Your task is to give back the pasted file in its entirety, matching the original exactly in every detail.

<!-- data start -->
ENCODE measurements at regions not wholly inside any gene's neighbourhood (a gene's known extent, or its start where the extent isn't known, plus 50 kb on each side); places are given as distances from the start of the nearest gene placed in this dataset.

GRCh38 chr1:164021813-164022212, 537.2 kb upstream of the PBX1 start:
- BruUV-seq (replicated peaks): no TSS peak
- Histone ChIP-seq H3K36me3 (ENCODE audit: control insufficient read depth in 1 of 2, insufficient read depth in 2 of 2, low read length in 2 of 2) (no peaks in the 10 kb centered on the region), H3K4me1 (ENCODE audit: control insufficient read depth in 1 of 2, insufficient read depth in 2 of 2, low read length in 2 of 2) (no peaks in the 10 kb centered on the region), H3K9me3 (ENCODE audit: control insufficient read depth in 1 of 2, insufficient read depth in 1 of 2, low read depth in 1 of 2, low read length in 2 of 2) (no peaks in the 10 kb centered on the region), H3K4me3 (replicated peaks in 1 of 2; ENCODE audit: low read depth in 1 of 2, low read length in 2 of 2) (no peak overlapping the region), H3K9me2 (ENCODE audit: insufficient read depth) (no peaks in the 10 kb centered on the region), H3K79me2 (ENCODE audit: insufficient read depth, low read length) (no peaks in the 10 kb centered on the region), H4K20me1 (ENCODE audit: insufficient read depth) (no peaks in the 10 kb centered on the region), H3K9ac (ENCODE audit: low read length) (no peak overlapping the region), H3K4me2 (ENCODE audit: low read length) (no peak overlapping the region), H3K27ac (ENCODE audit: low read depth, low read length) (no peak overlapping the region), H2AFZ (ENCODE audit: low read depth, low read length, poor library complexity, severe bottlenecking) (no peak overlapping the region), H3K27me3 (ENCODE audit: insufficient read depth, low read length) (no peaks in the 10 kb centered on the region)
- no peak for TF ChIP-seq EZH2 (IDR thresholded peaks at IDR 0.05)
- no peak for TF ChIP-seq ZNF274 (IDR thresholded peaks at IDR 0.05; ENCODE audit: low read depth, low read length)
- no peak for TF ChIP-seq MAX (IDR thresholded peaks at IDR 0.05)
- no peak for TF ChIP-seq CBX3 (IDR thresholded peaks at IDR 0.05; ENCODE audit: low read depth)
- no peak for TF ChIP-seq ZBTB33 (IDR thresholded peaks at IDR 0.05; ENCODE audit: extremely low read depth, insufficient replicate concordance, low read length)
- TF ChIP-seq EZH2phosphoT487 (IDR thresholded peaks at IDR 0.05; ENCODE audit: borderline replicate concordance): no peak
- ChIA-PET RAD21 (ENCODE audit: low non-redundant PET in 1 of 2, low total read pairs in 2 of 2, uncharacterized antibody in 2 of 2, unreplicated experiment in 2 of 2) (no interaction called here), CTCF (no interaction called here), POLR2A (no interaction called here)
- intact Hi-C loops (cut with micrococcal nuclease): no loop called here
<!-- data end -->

ENCODE measurements at regions not wholly inside any gene's neighbourhood (a gene's known extent, or its start where the extent isn't known, plus 50 kb on each side); places are given as distances from the start of the nearest gene placed in this dataset.

GRCh38 chr1:164021813-164022212, 537.2 kb upstream of the PBX1 start:
- BruUV-seq (replicated peaks): no TSS peak
- Histone ChIP-seq H3K36me3 (ENCODE audit: control insufficient read depth in 1 of 2, insufficient read depth in 2 of 2, low read length in 2 of 2) (no peaks in the 10 kb centered on the region), H3K4me1 (ENCODE audit: control insufficient read depth in 1 of 2, insufficient read depth in 2 of 2, low read length in 2 of 2) (no peaks in the 10 kb centered on the region), H3K9me3 (ENCODE audit: control insufficient read depth in 1 of 2, insufficient read depth in 1 of 2, low read depth in 1 of 2, low read length in 2 of 2) (no peaks in the 10 kb centered on the region), H3K4me3 (replicated peaks in 1 of 2; ENCODE audit: low read depth in 1 of 2, low read length in 2 of 2) (no peak overlapping the region), H3K9me2 (ENCODE audit: insufficient read depth) (no peaks in the 10 kb centered on the region), H3K79me2 (ENCODE audit: insufficient read depth, low read length) (no peaks in the 10 kb centered on the region), H4K20me1 (ENCODE audit: insufficient read depth) (no peaks in the 10 kb centered on the region), H3K9ac (ENCODE audit: low read length) (no peak overlapping the region), H3K4me2 (ENCODE audit: low read length) (no peak overlapping the region), H3K27ac (ENCODE audit: low read depth, low read length) (no peak overlapping the region), H2AFZ (ENCODE audit: low read depth, low read length, poor library complexity, severe bottlenecking) (no peak overlapping the region), H3K27me3 (ENCODE audit: insufficient read depth, low read length) (no peaks in the 10 kb centered on the region)
- no peak for TF ChIP-seq EZH2 (IDR thresholded peaks at IDR 0.05)
- no peak for TF ChIP-seq ZNF274 (IDR thresholded peaks at IDR 0.05; ENCODE audit: low read depth, low read length)
- no peak for TF ChIP-seq MAX (IDR thresholded peaks at IDR 0.05)
- no peak for TF ChIP-seq CBX3 (IDR thresholded peaks at IDR 0.05; ENCODE audit: low read depth)
- no peak for TF ChIP-seq ZBTB33 (IDR thresholded peaks at IDR 0.05; ENCODE audit: extremely low read depth, insufficient replicate concordance, low read length)
- TF ChIP-seq EZH2phosphoT487 (IDR thresholded peaks at IDR 0.05; ENCODE audit: borderline replicate concordance): no peak
- ChIA-PET RAD21 (ENCODE audit: low non-redundant PET in 1 of 2, low total read pairs in 2 of 2, uncharacterized antibody in 2 of 2, unreplicated experiment in 2 of 2) (no interaction called here), CTCF (no interaction called here), POLR2A (no interaction called here)
- intact Hi-C loops (cut with micrococcal nuclease): no loop called here